From the Washington Monthly:
The Department of Education recently unveiled the final regulations known as “borrower defense to repayment” in a response to concerns about colleges defrauding students or suddenly closing their doors. These wide-ranging regulations, which will take effect on July 1, 2017 (a summary is available here) allow individuals with student loans to get relief if there is a breach of contract or court decision affecting that college or if there is “a substantial misrepresentation by the school about the nature of the educational program, the nature of financial changes, or the employability of graduates.”
The language regarding “substantial misrepresentation” could have the largest impact for both for-profit and nonprofit colleges, as students will have six years to bring lawsuits if loans are made after July 1, 2017. Notably, this language treats intentional misrepresentation and honest errors in the same way, and also does not define what “substantial” is…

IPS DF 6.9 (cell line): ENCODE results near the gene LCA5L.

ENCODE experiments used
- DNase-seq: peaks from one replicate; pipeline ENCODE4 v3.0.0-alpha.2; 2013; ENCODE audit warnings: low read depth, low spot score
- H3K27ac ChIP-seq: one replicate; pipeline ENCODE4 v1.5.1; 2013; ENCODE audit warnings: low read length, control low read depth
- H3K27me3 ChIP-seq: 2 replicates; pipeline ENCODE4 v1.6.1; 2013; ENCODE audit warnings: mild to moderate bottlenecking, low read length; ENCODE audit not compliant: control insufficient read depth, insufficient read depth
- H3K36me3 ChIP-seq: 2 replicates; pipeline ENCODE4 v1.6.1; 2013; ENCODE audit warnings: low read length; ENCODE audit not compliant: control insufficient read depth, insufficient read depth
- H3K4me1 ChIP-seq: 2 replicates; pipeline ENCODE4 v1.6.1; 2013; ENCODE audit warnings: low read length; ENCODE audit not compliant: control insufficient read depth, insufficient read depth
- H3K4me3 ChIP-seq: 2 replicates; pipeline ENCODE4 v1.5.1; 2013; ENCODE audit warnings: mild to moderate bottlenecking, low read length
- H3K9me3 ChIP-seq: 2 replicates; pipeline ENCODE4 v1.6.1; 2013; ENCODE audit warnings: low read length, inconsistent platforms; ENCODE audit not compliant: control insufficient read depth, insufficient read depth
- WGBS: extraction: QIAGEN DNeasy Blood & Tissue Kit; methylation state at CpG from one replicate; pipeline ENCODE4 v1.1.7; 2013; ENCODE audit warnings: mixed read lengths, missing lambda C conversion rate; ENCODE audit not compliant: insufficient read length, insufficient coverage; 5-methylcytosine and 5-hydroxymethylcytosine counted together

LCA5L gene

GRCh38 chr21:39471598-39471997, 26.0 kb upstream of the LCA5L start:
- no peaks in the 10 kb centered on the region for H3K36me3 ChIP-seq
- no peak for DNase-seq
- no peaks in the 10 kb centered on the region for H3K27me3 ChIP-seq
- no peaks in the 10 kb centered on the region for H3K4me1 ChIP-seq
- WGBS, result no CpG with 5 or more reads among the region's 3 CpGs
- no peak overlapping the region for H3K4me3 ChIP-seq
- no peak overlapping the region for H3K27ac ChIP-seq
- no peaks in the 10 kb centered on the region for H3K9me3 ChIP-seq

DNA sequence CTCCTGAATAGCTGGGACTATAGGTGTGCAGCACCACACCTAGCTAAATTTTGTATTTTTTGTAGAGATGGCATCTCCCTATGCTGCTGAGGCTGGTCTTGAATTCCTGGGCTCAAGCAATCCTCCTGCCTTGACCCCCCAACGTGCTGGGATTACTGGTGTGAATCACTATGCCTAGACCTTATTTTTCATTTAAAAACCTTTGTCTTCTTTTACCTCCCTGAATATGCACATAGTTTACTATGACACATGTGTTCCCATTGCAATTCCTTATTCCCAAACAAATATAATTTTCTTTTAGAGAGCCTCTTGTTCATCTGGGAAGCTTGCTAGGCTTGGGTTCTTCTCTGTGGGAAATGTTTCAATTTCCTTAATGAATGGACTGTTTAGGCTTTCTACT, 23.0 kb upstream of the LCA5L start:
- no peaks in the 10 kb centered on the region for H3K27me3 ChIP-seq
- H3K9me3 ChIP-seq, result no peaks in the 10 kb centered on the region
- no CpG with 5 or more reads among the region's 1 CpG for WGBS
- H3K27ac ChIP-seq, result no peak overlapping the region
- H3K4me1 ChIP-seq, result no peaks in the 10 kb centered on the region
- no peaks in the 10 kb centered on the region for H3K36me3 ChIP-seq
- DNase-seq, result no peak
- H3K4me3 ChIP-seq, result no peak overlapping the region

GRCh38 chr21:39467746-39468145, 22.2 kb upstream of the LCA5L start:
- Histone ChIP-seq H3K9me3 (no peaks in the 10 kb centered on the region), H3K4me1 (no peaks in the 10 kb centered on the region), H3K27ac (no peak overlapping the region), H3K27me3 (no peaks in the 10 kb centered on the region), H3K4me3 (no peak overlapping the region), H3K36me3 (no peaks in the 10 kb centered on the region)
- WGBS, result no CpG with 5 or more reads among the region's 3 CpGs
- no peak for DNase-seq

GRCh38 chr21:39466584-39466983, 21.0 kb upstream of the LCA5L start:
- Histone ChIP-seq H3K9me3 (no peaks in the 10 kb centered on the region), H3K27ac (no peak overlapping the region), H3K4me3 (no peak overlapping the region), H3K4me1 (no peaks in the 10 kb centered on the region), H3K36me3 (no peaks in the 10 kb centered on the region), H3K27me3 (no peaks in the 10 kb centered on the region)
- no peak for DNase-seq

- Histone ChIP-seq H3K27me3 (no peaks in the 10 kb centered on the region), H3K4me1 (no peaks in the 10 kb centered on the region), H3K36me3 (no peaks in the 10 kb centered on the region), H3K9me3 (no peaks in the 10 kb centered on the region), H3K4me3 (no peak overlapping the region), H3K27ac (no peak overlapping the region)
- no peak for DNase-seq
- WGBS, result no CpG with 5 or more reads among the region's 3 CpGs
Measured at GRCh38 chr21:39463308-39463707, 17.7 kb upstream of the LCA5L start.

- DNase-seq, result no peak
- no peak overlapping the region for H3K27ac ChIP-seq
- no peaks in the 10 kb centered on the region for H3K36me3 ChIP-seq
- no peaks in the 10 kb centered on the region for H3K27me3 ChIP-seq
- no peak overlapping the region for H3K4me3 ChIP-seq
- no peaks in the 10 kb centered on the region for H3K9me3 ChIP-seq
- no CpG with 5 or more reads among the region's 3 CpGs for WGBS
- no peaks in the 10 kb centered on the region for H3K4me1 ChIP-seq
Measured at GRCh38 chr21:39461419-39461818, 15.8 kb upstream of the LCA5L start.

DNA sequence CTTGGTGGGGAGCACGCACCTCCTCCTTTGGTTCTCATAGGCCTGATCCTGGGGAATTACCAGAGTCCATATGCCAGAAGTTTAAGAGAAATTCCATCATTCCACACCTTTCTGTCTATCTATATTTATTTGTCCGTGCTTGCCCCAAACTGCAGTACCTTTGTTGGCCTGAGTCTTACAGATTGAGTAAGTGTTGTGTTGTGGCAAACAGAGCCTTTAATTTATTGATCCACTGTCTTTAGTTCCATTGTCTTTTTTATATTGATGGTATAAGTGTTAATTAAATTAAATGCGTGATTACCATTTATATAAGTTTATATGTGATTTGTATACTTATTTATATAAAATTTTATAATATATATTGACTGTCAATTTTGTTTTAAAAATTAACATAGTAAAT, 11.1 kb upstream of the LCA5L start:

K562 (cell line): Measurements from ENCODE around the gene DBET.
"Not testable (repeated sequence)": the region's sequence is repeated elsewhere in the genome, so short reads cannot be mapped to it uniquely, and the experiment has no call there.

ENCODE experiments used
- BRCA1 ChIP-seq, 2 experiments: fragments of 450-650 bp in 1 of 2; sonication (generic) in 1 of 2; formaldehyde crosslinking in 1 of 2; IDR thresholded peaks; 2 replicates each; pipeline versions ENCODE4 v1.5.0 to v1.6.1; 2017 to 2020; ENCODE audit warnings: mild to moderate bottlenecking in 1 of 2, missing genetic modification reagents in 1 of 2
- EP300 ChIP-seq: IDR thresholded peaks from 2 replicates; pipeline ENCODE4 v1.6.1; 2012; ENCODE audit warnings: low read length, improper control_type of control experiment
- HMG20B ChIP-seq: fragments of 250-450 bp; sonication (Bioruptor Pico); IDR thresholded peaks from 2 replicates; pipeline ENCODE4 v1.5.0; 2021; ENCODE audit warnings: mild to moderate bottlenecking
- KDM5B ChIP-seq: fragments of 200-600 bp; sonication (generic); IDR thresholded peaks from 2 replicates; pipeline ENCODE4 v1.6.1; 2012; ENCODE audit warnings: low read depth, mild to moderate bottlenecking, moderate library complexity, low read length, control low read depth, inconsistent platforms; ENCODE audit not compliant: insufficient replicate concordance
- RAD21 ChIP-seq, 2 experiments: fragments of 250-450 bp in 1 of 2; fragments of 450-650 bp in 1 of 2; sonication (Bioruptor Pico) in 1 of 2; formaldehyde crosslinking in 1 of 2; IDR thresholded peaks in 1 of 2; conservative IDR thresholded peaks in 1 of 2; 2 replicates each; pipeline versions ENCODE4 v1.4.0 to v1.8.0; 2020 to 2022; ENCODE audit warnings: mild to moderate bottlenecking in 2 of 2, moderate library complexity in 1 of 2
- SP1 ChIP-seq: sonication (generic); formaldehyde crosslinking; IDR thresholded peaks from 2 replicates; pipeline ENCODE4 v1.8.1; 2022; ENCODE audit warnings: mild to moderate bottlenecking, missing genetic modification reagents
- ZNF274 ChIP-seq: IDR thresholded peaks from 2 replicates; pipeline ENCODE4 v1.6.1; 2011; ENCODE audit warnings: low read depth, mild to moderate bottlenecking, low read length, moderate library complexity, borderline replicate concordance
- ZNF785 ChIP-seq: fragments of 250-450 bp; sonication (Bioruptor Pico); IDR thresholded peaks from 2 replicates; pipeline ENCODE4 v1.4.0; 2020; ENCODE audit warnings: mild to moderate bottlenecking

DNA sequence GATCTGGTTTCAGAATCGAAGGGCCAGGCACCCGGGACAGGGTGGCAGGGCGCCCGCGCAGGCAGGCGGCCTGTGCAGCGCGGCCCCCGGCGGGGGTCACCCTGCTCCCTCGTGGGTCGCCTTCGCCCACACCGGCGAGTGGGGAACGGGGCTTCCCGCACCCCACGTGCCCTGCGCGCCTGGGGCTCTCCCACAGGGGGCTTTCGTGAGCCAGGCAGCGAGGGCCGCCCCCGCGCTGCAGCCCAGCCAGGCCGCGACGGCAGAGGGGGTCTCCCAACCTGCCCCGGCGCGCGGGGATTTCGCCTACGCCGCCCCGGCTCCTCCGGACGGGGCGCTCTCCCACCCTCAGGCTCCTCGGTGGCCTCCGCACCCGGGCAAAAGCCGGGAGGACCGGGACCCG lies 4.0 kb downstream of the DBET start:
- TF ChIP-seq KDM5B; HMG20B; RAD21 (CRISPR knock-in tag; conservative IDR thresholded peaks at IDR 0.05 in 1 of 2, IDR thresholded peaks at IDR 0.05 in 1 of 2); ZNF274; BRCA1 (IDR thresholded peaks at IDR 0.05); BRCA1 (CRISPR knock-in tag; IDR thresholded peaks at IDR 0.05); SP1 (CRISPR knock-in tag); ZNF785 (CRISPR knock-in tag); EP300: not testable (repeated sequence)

…As some have warned, the ambiguity of the language will likely open up the door for more lawsuits against colleges with a wide range of misrepresentations—particularly as the regulations allow for class-action lawsuits that colleges could previously restrict. Courts across the country vary considerably in their friendliness toward plaintiffs relative to defendants, meaning that colleges located in more plaintiff-friendly states such as California and Illinois may be more at risk of lawsuits than colleges in defendant-friendly states such as Delaware and Iowa. But even if a college can prevail in a lawsuit, it still has to pay its legal fees and also may be subject to bad publicity.